Clinton Family Affair
NOVEMBER 07, 2006
Hedge funds have officially become a Clinton family staple now that Chelsea got hired by a multi billion-dollar company, her father Bill earns millions as an “advisor” to his billionaire friend’s hedge fund and her mother Hillary gets lots of campaign cash from the entire industry.
In fact, the owners of the company (Avenue Capital Group) that just hired Chelsea have contributed thousands of dollars to Hillary’s campaigns as well as other Democratic lawmakers. Federal records show that Marc Larsy and his wife Sonia Gardner have donated a lot of money to Al Gore, John Kerry and the maximum allowed under law to Hillary’s Senate campaigns.
Could hiring the Senator’s daughter, a philosophy major with no financial experience, be a method of contributing to the 2008 presidential candidate? After all, Chelsea is only 26 and has had only one other job as a vague “consultant ” to an international consulting firm called McKinsey & Co. She is hardly qualified to earn six figures at a huge fund that manages about $12 billion in assets.
This is why one longtime Clinton supporter, who even worked on Bill’s presidential campaign, points out that this looks like a white collar welfare or fundraising program for both Hillary and Chelsea, perhaps a way to contribute beyond federally mandated limits.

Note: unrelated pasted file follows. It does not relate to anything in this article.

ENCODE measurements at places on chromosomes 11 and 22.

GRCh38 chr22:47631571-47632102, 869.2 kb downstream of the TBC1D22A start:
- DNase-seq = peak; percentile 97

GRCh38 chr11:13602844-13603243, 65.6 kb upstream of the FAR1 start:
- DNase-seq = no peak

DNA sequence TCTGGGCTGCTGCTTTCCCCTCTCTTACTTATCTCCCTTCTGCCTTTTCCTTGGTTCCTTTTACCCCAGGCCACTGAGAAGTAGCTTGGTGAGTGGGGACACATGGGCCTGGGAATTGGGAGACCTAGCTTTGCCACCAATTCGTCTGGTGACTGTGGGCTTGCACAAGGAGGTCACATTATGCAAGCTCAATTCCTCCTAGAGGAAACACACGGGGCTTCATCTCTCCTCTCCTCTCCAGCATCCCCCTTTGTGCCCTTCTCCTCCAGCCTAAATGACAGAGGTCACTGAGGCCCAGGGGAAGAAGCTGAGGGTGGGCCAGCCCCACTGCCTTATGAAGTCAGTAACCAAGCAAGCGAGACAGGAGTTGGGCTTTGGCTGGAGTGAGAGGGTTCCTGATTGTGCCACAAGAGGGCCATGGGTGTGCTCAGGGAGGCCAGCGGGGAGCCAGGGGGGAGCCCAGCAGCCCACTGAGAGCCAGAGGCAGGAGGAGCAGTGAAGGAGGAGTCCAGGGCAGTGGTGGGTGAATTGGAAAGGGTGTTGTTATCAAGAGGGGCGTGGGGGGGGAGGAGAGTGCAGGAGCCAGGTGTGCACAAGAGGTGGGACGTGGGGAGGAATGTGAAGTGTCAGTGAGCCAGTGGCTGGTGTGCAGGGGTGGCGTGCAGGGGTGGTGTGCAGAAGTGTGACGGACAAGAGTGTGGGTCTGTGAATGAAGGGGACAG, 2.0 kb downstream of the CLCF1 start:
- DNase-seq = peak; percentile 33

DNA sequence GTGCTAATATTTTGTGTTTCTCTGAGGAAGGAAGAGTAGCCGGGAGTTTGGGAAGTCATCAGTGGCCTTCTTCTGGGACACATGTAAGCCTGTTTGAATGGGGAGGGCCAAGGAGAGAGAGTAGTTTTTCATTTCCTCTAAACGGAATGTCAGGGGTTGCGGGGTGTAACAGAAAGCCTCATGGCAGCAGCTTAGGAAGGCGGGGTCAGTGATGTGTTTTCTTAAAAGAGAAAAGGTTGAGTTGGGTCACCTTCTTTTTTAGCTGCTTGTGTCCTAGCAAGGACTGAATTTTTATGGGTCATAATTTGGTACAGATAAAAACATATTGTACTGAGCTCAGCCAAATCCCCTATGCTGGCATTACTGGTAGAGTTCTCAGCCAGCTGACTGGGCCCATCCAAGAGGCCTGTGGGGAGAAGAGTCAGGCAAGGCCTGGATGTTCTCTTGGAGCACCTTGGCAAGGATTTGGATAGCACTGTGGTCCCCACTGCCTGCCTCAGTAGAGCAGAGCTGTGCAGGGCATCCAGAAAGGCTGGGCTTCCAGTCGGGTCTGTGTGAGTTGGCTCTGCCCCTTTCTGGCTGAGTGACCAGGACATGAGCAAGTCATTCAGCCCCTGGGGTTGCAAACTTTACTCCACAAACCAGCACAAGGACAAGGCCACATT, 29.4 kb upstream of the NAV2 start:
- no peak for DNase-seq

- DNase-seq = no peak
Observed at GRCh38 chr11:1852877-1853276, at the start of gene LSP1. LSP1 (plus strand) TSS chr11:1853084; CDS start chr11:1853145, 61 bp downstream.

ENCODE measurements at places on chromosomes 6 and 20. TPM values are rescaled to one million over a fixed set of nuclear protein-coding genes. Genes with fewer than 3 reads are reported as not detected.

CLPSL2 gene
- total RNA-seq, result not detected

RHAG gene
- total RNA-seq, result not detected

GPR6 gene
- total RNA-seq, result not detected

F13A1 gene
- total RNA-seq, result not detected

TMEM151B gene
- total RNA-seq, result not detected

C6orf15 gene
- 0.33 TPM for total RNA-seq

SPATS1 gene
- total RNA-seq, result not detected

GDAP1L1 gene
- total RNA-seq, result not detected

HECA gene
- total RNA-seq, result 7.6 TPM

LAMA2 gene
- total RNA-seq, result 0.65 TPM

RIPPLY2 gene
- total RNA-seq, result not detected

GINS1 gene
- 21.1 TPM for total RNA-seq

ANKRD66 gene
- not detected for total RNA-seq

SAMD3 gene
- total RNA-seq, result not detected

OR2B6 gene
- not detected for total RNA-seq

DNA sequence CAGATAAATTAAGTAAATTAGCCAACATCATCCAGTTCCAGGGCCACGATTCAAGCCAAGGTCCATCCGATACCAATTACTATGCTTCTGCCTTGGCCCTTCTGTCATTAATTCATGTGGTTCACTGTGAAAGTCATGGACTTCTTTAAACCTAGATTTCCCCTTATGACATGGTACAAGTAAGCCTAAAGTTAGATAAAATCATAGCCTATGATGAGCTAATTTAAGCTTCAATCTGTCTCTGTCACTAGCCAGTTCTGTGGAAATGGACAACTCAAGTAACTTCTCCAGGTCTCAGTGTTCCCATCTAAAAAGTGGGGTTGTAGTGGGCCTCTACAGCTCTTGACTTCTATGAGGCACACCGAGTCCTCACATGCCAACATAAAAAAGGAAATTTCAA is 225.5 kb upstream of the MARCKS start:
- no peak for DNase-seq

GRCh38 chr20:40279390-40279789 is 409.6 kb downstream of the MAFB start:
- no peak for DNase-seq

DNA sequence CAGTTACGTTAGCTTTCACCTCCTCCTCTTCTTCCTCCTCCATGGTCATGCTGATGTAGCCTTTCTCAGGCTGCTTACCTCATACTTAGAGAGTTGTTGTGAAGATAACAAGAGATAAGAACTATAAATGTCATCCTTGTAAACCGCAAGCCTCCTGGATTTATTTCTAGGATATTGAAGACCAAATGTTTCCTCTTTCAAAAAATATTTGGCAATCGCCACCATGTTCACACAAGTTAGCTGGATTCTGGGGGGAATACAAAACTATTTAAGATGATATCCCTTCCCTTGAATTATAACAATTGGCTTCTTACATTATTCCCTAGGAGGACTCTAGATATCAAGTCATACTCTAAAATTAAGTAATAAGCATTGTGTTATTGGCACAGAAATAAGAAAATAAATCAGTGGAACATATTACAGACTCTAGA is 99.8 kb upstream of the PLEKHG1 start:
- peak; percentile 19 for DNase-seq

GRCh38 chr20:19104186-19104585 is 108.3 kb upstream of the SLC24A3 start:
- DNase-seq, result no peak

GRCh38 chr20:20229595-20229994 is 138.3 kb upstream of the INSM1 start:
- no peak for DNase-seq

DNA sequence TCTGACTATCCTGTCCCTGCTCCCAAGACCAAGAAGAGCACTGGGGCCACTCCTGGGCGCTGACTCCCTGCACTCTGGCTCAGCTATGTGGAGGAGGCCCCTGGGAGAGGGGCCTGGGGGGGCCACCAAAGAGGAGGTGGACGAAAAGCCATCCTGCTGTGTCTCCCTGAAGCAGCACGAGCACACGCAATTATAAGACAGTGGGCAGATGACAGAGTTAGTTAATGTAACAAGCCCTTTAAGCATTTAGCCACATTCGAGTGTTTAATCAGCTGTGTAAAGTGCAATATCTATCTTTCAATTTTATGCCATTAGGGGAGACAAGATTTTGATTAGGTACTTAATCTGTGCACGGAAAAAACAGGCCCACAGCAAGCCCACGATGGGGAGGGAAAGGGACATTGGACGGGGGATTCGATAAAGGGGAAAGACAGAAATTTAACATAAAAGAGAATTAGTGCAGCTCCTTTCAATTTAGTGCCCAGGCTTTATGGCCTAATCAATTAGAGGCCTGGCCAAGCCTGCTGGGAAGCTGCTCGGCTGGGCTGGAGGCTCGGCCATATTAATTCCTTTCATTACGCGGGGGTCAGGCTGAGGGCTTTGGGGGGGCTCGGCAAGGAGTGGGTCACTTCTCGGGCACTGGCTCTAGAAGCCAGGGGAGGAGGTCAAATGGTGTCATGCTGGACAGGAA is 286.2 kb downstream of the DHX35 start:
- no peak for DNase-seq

Ironically, it was only a few months ago that Hillary blasted young people for not wanting to work hard and expecting everything to be handed to them on a silver platter. At a U.S. Chamber of Commerce Convention, the New York Senator said that kids, for whatever reason, think they’re entitled to go right to the top with $50,000 or $75,000 jobs when they have not done anything to earn their way up.
Certainly, Chelsea will earn a lot more than that thanks to her silver platter. No one will comment officially on the former first daughter’s salary, but industry insiders believe it will be at least several hundred thousand dollars. Hedge fund jobs are lucrative and hard to get. The controversial and lightly regulated private funds pool the money of wealthy and well-connected investors and are constantly battling to maintain freedom from the government scrutiny that other money managers receive.
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